Curly hair is definitely on the rise again, steadily gaining popularity within the past decade. The internet has allowed other women with curly hair to share the methods and regimens that they use when wearing their hair in its natural state. This surge of information has driven a host of women from all backgrounds to begin caring for their hair the correct way, as opposed to trying to treat it as if it were straight.
Unbeknownst to many, there are 3 different types of curly hair– loose curls, ringlet curls and tight kinks and coils. Although they are all categorized as being ‘curly’ hair, they all have different needs in terms of products and maintenance.
Different Hair Types for Curly Hair
Here’s what you need to know about the different types of naturally curly hair. Find in which one your hair falls so that you can take care of it accordingly.
Type 2 hair is classified as more of a wavy hair texture with a variety of loose curls. Type 2a hair is wavy with no actual ‘curl pattern,’ type 2b is a mixture of wavy and loose curls (otherwise known as beach waves), and type 2c hair has loose curls.
Since Type 2 hair is relatively straight, it can pretty much be treated as such. A light mousse can be added in order to encourage the hair to curl, but make sure you don’t use too much in order to avoid making the hair crunchy. Follow up with a light serum in order to lock in moisture and prevent frizz.
Type 3 hair is classified as having a variety of large, corkscrew/ringlet curls. Type 3a hair is an “S” curl described as having the circumference of the width of sidewalk chalk. Type 3b hair is a bit coarser and is described as having the circumference of a Sharpie marker. Type 3c hair is the coarsest of type 3 hair, with the circumference of a pencil.
Type 3a hair can be cleaned daily, but only with a cleansing conditioner. This hair should be styled with mousse using the rake and shake method and followed up with a serum or pomade.
Type 3b needs to be handled a little more delicately than 3a. This hair should be moisturized daily but does not need to be cleaned daily in order to preserve the hair’s natural oils. Type 3b hair should use a lightweight leave-in and be styled with styling milk or cream in order to encourage clumping. Follow up with a lightweight oil/serum in order to lock the moisture into the hair and prevent frizz. Deep condition this hair once a week in order to keep the hair healthy and moisturized.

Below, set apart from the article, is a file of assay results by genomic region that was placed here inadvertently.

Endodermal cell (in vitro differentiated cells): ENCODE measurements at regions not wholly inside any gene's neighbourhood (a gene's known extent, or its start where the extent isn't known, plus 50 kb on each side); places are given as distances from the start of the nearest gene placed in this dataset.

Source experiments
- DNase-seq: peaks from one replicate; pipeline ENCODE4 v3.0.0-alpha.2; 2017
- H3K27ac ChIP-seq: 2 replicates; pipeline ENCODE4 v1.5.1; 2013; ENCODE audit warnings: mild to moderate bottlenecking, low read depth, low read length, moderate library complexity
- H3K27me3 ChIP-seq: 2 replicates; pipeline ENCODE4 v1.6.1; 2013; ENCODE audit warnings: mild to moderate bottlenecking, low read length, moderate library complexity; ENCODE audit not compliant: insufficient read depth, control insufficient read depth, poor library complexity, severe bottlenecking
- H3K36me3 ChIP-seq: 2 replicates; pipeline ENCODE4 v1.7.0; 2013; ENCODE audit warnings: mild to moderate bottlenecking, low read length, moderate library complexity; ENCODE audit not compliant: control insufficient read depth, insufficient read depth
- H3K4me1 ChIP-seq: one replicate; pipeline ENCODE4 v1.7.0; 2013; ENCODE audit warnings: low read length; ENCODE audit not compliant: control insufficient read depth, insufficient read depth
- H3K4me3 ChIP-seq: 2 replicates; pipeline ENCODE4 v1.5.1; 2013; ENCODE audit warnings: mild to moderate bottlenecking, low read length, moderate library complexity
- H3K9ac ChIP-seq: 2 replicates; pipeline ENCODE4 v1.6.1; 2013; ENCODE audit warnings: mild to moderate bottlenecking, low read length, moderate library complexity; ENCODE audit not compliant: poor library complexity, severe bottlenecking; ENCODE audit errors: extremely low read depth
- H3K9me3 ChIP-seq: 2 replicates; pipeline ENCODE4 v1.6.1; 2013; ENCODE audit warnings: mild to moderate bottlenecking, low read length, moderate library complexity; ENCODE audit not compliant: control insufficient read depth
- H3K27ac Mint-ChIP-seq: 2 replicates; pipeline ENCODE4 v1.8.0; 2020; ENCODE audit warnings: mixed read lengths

Type 3c can handle thicker products, which is beneficial in keeping this hair moisturized. This hair should pretty much be handled the same way type 3b hair is, but heavier products may be needed. Instead of using the leave-in spray or hair milk, opt for a creamy leave-in that’s still lightweight. Rod sets can give this hair a more uniform look, but they are not needed. Deep condition this hair once a week in order to keep the hair healthy and moisturized.
Type 4 hair is the most fragile hair since it is the curliest. It’s also classified as the driest since the scalp’s natural oils cannot extend down the entire hair shaft. Type 4 hair is also very fine even though it’s coarse and dense.
Type 4a has an “S” curl type of pattern and is one of the most distinguishable curl patterns within the type 4 category. This hair type can also get relatively coily. The shrinkage for this hair type can range anywhere from 50-70% of the hair’s actual length.
Type 4b has a “Z” curl type of pattern and is less defined than 4a. This hair doesn’t curl or coil and tends to be pretty dry and densely packed. The shrinkage that this hair type experience is up to 75%.
Type 4c has no definitive curl pattern. It doesn’t clump and is usually densely packed and wiry. This hair type experiences the most shrinkage out of all the curly hair types, shrinking over 75% of its actual length.
Since this hair type tends to be dry, it should be deep conditioned weekly with a thick conditioner. It’s also important to moisturize the hair multiple times a week using either a thick leave-in conditioner or a leave-in spray as a refresher.
This hair should be cleaned with a moisturizing conditioner and should ONLY be detangled with a wide-tooth comb while the hair is saturated with conditioner or detangler. The LOC (leave-in, oil, cream) or LCO method also works great with this hair type in terms of locking in moisture.